Walking on Broken Glass: Port FC 3-2 Bangkok Glass

 

“It’s a funny old game, Saint” Jimmy Greaves would opine to his co-presenter Ian St. John in almost every show of their longing running football programme “Saint & Greavsie” during the 1980s and early 90s on British TV. Saint would flash one of his trademark grins and with a light chuckle concur “Sure is Greavsie, sure is.” This classic exchange got me thinking during Port’s match with Bangkok Glass; here I am standing on the terraces of PAT Stadium in Bangkok watching a feisty and chaotic football match while thinking about obscure 80s television and another football match being played thousands of kilometres away in Russia.

 

 

Every 4 years we are blessed to experience what is essentially a second Christmas with the family bollocks replaced with glorious football, and in the midst of this the Thai football season is in full swing. So with a vibrant Port enjoying a thrilling season and England kicking off later, the pre-match atmosphere was especially enthusiastic. The news of Bodin (10) replacing the banned Boskovic (23)  greeted well and there was very little concern about our bogey team opposition who are going through an tortuous season in the relegation zone.

 

Credit: Nig Dammusig

 

Port started brightly and Pakorn (7), realising that Glass are a bottom half team this season, decided to go on the offensive and terrorise his markers from the off. In the fourth minute Suarez (5) sent over a great cross and Bodin forced a sharp save from Narit (1). Glass resorted to some crunching tackles to break up our play and cling onto the game but it was only a matter of time until the next chance. Kim (8), much better in an advanced role, dinked the ball wide to Kevin (97) and forced Narit to come off his line. Kevin expertly squared the ball to Nurul (31) but his shot was not fierce enough and Glass captain Matt Smith (4) calmly headed to ball back to Narit. A lucky escape.

Then confusion reigned, with the referee using VAR to award Port a penalty for handball off a Pakorn freekick. Chalermsak (3) was the culprit, with his arm raised to around head when he made the block. He saw yellow, but Rochela (22) stepped up and crashed the spot kick against the post. Port, to their credit, didn’t let their heads drop and continued to work hard. Their tenacity was rewarded in the 26th minute. Bodin, receiving the ball from Kevin, powered across his marker and unleashed a speculative low shot towards the bottom left hand corner. Narit got himself behind the ball but inexplicably allowed it to pass through him and into the net. Bodin respectfully didn’t break out the Fresh Prince moves against his former club, but he must have been delighted to have doubled his tally for the season!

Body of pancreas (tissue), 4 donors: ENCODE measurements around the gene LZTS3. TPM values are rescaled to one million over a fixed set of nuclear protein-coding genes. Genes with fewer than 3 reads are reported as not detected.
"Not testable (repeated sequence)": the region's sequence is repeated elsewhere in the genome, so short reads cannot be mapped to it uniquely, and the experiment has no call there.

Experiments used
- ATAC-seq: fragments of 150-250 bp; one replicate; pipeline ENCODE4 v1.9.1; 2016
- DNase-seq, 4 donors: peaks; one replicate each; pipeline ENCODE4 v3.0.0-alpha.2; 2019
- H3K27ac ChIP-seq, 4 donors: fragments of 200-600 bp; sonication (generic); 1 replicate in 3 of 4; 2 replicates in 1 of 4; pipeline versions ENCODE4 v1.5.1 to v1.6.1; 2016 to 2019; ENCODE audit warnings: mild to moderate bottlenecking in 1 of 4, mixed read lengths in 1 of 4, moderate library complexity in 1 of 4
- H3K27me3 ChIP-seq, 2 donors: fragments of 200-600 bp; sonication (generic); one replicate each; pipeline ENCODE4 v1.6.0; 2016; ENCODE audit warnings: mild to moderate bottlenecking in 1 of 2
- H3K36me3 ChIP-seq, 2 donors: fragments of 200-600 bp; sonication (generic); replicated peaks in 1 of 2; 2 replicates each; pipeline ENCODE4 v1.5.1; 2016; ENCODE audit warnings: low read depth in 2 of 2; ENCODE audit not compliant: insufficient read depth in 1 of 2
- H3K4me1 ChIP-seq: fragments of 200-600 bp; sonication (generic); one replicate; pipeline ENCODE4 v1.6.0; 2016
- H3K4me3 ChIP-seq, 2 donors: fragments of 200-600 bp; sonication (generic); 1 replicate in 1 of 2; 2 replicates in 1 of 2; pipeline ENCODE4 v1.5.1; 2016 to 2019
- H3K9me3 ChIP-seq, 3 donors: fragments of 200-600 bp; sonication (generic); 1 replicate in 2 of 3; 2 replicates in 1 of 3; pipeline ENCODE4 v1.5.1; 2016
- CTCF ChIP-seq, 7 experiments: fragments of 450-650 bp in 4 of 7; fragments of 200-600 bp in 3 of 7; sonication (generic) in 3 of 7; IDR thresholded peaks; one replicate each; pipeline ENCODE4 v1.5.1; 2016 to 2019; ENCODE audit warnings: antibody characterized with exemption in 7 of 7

As if the match wasn’t chaotic enough already, it then descended into farce in the final 5 minutes of the half. Nurul, played clean through on goal by Suarez, was clattered by Chalermsak, who received his second yellow and the following free kick lead to an unmarked Suarez slotting the ball into the net only for it to be unfairly ruled out for offside. Suarez, raging from this injustice, insisted the ref check with VAR but even after consulting the television and viewing a clearly onside goal he decided to stand by the linesman’s decision. Several farang fans, clearly dismayed by this and with the lure of England kicking off in 20 minutes, decided to vote with their feet and bugger off. Justice was finally served seconds later in first half injury time; Bodin seemed to have over-complicated his running into the box, but the ball broke loose and a lucky flick from Kim found Nurul, who made no mistake from a few yards out.

 

 

As is customary, your intrepid reporter missed Glass’ comeback goal at the start of the second half, too busy enjoying his halftime Leo (this season’s total currently stands at 8 goals missed). Glass moved the ball forward quickly and Ariel Rodriguez (7) took advantage of Port’s lack of concentration, making his way into the box and squaring the ball to Anon (27) who couldn’t miss from just outside the 6 yard box. These slips in concentration are something that needs to be worked on during training (as does my drinking speed) as more teams are becoming aware of how fragile we can be from the restart.